Denver, Colorado–based photographer Duncan (A Defining Moment, 2010) got a front-row seat to history when she began documenting then U.S. Sen. Obama’s journey to the White House for local African American newspapers in 2006. She photographed the candidate and his supporters at numerous events in the Rocky Mountain state, including the 2008 Democratic National Convention in Denver. After his election, she continued to document his career nationwide. In this handsome coffee-table book, she couples striking, full-color photos with the full text of many of Obama’s most notable speeches, including his famous 2008 speech on race, his victory-night speech that same year in Chicago, his 2009 and 2013 inaugural addresses, and his 2017 farewell address. Because the book focuses heavily on Obama’s many visits to Colorado, it sometimes neglects other important events. Two Air Force Academy commencement addresses are included, for example, while his remarks on the school shooting in Newtown, Connecticut, in 2010 and on the 50th anniversary of the Selma-to-Montgomery civil rights march are notably absent. Some speeches by other political figures are included as well, such as Hillary Clinton’s acceptance of the 2016 Democratic presidential nomination and U.S. Rep. John Lewis’ speech at the 2008 Democratic convention. Supplementary material includes a list of Obama’s accomplishments; information on the presidential limousine, nicknamed “The Beast,” and Air Force One; and Electoral College maps. But it’s the numerous, revealing photos that are the main draw, including one image of a smiling Obama walking onstage to accept his party’s nomination and another of the jubilant faces of his supporters on election night in 2008. The book even provides an inside look at the White House, as Duncan shares photos that she took during the 2014 Holiday Reception, during which she got a few candid shots of the Obamas’ dogs Bo and Sunny. The author’s sincere admiration for Obama shines through in this collection, which effectively commemorates a historic presidency.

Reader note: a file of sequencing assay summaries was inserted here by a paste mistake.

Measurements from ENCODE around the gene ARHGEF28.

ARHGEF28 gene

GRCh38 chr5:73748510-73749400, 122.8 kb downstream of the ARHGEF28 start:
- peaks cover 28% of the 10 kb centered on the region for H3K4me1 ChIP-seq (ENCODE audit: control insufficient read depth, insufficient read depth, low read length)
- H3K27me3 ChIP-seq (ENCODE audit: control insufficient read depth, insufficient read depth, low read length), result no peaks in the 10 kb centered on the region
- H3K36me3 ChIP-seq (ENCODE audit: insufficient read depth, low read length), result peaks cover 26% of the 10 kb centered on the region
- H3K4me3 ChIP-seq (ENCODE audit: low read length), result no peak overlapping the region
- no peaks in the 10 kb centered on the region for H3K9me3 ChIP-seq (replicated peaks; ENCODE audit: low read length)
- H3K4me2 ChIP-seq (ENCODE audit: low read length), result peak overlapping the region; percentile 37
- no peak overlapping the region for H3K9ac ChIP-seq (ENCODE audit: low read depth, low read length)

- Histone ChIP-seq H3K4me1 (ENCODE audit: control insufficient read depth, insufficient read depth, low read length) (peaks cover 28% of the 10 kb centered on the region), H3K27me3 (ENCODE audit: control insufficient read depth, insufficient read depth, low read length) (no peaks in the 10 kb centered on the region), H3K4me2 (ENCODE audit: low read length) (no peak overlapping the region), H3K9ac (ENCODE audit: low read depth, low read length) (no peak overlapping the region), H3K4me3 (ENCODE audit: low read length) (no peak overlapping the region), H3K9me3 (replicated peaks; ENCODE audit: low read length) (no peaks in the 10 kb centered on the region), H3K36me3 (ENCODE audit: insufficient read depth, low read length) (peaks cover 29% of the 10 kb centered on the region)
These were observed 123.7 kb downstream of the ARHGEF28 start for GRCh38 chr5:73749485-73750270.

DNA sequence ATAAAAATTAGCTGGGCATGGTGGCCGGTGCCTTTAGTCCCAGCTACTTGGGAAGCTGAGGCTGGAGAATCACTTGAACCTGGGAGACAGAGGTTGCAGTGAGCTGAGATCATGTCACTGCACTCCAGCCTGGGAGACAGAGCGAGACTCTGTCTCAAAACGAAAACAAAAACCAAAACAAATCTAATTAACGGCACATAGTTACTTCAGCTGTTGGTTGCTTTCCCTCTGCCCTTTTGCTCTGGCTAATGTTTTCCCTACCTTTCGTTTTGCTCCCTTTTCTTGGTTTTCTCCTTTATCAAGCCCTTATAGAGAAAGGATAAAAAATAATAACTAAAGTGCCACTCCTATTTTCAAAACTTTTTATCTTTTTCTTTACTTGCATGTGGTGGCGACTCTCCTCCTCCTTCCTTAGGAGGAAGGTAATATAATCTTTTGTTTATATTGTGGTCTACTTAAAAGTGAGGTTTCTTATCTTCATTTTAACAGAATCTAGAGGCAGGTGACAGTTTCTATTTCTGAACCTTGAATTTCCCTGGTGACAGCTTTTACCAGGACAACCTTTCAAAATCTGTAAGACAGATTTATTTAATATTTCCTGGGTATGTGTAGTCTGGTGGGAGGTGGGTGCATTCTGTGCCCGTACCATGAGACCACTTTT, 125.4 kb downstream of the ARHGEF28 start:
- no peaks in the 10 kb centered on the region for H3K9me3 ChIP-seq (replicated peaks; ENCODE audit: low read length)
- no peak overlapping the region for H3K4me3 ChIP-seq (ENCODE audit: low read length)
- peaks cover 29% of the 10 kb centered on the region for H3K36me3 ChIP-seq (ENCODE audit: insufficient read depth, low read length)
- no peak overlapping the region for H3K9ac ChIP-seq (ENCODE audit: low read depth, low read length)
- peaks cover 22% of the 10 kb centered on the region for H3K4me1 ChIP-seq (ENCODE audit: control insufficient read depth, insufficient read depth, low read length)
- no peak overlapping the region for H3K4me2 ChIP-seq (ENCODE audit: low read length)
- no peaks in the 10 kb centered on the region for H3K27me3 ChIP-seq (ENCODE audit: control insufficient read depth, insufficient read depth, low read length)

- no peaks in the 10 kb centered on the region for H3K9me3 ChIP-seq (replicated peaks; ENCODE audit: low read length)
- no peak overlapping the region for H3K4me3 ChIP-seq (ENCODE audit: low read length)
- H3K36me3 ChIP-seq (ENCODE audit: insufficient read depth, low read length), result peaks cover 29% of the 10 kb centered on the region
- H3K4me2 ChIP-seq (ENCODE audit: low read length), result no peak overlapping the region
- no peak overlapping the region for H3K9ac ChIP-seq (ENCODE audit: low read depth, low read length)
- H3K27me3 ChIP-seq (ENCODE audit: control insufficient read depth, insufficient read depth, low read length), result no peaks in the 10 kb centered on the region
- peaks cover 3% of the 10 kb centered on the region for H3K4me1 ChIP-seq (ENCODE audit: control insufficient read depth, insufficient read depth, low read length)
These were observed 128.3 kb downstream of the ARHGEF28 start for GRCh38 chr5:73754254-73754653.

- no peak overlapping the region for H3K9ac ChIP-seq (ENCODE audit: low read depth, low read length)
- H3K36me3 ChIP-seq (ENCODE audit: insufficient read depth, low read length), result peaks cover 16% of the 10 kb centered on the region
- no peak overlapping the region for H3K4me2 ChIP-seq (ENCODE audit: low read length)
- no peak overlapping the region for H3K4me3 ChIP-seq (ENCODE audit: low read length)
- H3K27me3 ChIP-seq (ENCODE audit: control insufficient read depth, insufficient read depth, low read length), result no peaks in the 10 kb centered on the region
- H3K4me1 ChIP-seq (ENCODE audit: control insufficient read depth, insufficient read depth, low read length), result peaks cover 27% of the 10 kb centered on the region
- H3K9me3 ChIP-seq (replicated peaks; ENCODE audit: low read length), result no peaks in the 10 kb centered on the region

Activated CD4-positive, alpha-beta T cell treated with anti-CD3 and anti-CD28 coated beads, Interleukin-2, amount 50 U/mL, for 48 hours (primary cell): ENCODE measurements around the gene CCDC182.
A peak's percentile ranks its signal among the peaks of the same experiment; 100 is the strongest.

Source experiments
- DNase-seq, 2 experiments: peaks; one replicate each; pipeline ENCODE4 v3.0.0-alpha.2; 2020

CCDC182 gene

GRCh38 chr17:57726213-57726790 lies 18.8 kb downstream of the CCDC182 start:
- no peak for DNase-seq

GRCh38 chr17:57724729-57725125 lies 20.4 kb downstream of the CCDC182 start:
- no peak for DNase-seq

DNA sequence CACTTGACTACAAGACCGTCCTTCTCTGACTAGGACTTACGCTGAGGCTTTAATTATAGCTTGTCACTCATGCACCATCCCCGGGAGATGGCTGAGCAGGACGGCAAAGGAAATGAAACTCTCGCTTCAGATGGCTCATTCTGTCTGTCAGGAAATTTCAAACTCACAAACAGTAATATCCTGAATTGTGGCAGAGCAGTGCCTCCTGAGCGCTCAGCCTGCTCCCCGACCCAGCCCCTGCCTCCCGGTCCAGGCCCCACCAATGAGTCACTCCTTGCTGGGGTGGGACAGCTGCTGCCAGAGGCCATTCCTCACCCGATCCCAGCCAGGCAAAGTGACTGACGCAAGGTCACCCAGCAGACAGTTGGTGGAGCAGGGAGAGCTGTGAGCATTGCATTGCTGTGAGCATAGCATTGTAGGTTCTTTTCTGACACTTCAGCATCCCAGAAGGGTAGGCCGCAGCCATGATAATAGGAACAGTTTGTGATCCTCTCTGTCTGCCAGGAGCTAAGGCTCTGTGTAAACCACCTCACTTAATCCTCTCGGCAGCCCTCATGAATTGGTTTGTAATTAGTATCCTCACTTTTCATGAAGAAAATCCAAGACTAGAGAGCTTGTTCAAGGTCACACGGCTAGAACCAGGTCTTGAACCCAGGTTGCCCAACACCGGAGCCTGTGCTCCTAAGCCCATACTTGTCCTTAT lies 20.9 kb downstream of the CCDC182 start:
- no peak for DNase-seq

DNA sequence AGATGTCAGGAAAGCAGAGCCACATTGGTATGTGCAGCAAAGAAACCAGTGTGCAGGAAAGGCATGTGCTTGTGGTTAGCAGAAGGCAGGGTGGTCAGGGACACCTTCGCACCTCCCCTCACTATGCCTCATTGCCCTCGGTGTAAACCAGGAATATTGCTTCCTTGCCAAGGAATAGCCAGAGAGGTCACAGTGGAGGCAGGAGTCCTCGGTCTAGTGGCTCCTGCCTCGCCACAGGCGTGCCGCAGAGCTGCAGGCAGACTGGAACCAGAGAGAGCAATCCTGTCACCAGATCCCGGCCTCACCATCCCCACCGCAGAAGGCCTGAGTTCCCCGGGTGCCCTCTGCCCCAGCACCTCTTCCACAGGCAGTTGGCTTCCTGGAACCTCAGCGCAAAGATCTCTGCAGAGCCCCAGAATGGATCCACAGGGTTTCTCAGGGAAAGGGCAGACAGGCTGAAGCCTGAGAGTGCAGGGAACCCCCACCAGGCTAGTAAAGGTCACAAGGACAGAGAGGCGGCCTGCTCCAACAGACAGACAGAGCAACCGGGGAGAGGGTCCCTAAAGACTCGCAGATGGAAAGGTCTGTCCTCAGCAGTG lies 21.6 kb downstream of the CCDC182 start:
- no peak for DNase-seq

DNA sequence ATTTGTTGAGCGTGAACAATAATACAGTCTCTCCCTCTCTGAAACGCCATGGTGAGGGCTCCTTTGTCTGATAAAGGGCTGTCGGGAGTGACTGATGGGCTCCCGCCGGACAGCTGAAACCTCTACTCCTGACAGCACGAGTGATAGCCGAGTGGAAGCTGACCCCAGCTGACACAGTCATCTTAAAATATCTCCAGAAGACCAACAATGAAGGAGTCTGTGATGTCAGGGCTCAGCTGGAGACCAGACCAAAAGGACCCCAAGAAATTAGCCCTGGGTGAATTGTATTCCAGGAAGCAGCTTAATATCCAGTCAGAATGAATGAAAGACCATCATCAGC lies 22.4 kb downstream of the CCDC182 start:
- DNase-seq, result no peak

Readers who are nostalgic for the Obama years will appreciate this unique tribute.
Privately published by Strunk of Cornell in 1918 and revised by his student E. B. White in 1959, that "little book" is back again with more White updatings.
Stricter than, say, Bergen Evans or W3 ("disinterested" means impartial — period), Strunk is in the last analysis (whoops — "A bankrupt expression") a unique guide (which means "without like or equal").
Noted jazz and pop record producer Thiele offers a chatty autobiography. Aided by record-business colleague Golden, Thiele traces his career from his start as a ``pubescent, novice jazz record producer'' in the 1940s through the '50s, when he headed Coral, Dot, and Roulette Records, and the '60s, when he worked for ABC and ran the famous Impulse! jazz label. At Coral, Thiele championed the work of ``hillbilly'' singer Buddy Holly, although the only sessions he produced with Holly were marred by saccharine strings. The producer specialized in more mainstream popsters like the irrepressibly perky Teresa Brewer (who later became his fourth wife) and the bubble-machine muzak-meister Lawrence Welk. At Dot, Thiele was instrumental in recording Jack Kerouac's famous beat- generation ramblings to jazz accompaniment (recordings that Dot's president found ``pornographic''), while also overseeing a steady stream of pop hits. He then moved to the Mafia-controlled Roulette label, where he observed the ``silk-suited, pinky-ringed'' entourage who frequented the label's offices. Incredibly, however, Thiele remembers the famously hard-nosed Morris Levy, who ran the label and was eventually convicted of extortion, as ``one of the kindest, most warm-hearted, and classiest music men I have ever known.'' At ABC/Impulse!, Thiele oversaw the classic recordings of John Coltrane, although he is the first to admit that Coltrane essentially produced his own sessions. Like many producers of the day, Thiele participated in the ownership of publishing rights to some of the songs he recorded; he makes no apology for this practice, which he calls ``entirely appropriate and without any ethical conflicts.'' A pleasant, if not exactly riveting, memoir that will be of most interest to those with a thirst for cocktail-hour stories of the record biz. (25 halftones, not seen)